Minimizing risks in taking on new clients.
One basic way in which CPAs can lessen their risks is by evaluating individuals and businesses on the likelihood of litigation before doing work for them. This process begins at the start of a CPA-client relationship (if there is to be one); a practitioner must carefully examine the risks and benefits before deciding to become associated with a particular client.
CLIENT EVALUATION PROCESS
Obviously, entering into a relationship with any client can involve some degree of risk. By the same token, most client arrangements do not end up in court or under the threat of litigation. However, CPAs may need to carefully evaluate some perspective clients to ensure the rewards outweigh the risks of working with them.
The most important element the CPA should consider is the prospective client's integrity. Reputable clients are more likely to be open, accessible and easy to work with. Such clients are likely to pay their bills on time and work out potential differences in an amicable fashion.
Practitioners must also consider other risk factors: the prospective client's financial condition; the client's level of tax and business sophistication; business conflicts (or other conflicts of interest); the level of cooperation anticipated from the client and the ease of obtaining necessary information; and whether the practitioner has the adequate resources, skills and experience to serve the client competently.
TAKING ON A NEW CLIENT
Engagement letters. Once the CPA decides to provide services for a client, the key to the relationship is communication through the engagement letter. That document should go a long way toward preventing confusion or miscommunication leading to problems.
The engagement letter establishes the relationship between the CPA and the client; it sets forth the specific terms and conditions of the engagement and delineates the scope of the practitioner's responsibility and the other parties' respective obligations.
A well-crafted engagement letter should
* Identify the objectives of the engagement and the form of any reports or opinions to be issued.
* Set forth the client's responsibilities.
* Include the type of fee arrangement and the specific rates or amounts to be charged. It also may be appropriate to specify the engagement's duration or the dates by which the work product will be delivered.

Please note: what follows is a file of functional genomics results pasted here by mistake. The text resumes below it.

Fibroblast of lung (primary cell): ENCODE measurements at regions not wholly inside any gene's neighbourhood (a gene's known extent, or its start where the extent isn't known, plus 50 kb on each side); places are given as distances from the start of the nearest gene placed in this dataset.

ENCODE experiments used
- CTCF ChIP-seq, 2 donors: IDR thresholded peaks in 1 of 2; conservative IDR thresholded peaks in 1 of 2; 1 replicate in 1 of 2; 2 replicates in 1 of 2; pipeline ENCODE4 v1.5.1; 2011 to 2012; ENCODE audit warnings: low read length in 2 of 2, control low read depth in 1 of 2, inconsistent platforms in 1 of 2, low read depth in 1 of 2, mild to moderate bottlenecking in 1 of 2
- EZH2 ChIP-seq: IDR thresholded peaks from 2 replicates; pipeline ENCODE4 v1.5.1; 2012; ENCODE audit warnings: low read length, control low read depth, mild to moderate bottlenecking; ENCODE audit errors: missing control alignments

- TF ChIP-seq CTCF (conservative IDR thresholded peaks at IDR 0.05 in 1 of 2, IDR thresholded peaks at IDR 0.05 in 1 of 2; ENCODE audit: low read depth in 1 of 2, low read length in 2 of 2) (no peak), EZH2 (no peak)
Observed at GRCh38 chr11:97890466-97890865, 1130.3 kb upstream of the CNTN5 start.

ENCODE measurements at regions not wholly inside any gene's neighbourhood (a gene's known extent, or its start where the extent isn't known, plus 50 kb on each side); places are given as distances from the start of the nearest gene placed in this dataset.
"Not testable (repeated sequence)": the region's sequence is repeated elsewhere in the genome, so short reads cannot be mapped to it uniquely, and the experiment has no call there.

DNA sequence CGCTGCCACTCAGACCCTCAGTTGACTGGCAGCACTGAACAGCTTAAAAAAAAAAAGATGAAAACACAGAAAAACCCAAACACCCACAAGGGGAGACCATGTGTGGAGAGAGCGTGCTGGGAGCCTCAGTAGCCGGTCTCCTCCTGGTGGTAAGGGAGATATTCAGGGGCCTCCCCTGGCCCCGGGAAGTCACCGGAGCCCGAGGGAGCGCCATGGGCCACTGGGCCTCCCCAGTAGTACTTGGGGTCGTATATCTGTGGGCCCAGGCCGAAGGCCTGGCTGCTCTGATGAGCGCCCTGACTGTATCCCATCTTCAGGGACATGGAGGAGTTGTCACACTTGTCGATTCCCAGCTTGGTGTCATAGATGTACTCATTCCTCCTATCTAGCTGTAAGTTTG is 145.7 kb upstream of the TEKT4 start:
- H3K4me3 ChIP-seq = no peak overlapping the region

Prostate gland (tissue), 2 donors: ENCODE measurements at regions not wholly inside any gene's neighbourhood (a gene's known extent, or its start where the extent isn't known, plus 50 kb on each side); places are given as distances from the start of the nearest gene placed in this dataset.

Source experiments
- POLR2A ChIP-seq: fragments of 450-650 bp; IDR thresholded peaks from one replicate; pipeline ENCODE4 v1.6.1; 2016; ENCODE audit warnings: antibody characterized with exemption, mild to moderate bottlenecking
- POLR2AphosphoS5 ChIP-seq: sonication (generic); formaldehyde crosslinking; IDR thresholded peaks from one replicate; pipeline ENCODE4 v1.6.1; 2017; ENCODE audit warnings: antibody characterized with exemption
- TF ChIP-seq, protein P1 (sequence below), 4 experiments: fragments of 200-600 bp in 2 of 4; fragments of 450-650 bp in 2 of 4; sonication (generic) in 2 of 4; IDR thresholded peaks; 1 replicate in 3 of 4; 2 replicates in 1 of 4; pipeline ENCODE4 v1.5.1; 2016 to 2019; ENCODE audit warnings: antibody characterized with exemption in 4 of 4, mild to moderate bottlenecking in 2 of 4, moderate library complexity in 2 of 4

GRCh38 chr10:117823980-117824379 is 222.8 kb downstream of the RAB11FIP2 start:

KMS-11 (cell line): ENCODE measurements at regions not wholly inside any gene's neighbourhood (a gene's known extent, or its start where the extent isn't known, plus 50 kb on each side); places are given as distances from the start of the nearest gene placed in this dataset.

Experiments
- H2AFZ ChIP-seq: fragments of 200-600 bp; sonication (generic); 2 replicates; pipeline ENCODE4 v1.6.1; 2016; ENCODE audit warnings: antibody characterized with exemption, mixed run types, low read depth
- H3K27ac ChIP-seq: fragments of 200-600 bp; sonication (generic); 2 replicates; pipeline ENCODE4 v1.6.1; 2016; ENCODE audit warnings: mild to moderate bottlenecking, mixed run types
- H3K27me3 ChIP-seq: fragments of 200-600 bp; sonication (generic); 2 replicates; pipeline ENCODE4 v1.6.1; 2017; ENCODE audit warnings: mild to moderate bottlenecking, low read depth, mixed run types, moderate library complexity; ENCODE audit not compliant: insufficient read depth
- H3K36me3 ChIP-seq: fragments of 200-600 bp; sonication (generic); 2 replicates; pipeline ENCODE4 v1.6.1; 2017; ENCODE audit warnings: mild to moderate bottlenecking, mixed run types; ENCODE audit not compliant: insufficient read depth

* Fix the responsibilities of other professional advisers who are providing services that may overlap the practitioner's work.
* Identify the specific tax services being provided (and, if appropriate, those not being provided).
If an engagement's scope changes, the practitioner should send a letter confirming those changes. If the CPA declines an engagement or if a client rejects a recommended course of action, the CPA should send a letter verifying such actions.
Communications during the engagement. It is important that the CPA document for the client all significant advice given, preferably in writing. In addition, it takes little effort (and is a good practice) to copy clients on communications sent to third parties (such as the Internal Revenue Service). It also is prudent to advise the client in writing of all significant filing deadlines and to obtain the client's consent to file extensions, elections and refund claims.
If a client has several options, the practitioner should document the reasons why the client ultimately chose one course of action over another. Likewise, the client should be advised in writing when return positions have a significant chance of being disallowed or when penalties may apply. It is also a good idea to document a recommended course of action or a tax planning measure the client has rejected.
For a discussion of the many issues in this area, see "A Tax Practitioner's Guide to Risk Management," by Lawrence Hill, in the February 1998 issue of The Tax Adviser.
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|Title Annotation:||from the Tax Adviser|
|Publication:||Journal of Accountancy|
|Date:||Feb 1, 1998|
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